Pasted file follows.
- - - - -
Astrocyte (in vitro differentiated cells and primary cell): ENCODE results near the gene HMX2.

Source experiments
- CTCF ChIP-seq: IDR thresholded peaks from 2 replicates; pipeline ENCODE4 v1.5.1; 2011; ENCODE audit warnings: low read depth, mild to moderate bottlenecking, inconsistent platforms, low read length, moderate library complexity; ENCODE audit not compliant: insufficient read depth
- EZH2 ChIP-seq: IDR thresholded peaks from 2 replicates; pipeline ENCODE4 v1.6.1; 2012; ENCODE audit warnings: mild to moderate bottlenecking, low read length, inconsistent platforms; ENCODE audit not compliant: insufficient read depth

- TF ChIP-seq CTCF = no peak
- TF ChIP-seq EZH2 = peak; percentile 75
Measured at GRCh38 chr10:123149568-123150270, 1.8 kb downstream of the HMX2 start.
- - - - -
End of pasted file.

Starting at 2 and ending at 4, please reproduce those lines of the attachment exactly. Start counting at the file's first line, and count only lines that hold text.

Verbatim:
Source experiments
- CTCF ChIP-seq: IDR thresholded peaks from 2 replicates; pipeline ENCODE4 v1.5.1; 2011; ENCODE audit warnings: low read depth, mild to moderate bottlenecking, inconsistent platforms, low read length, moderate library complexity; ENCODE audit not compliant: insufficient read depth
- EZH2 ChIP-seq: IDR thresholded peaks from 2 replicates; pipeline ENCODE4 v1.6.1; 2012; ENCODE audit warnings: mild to moderate bottlenecking, low read length, inconsistent platforms; ENCODE audit not compliant: insufficient read depth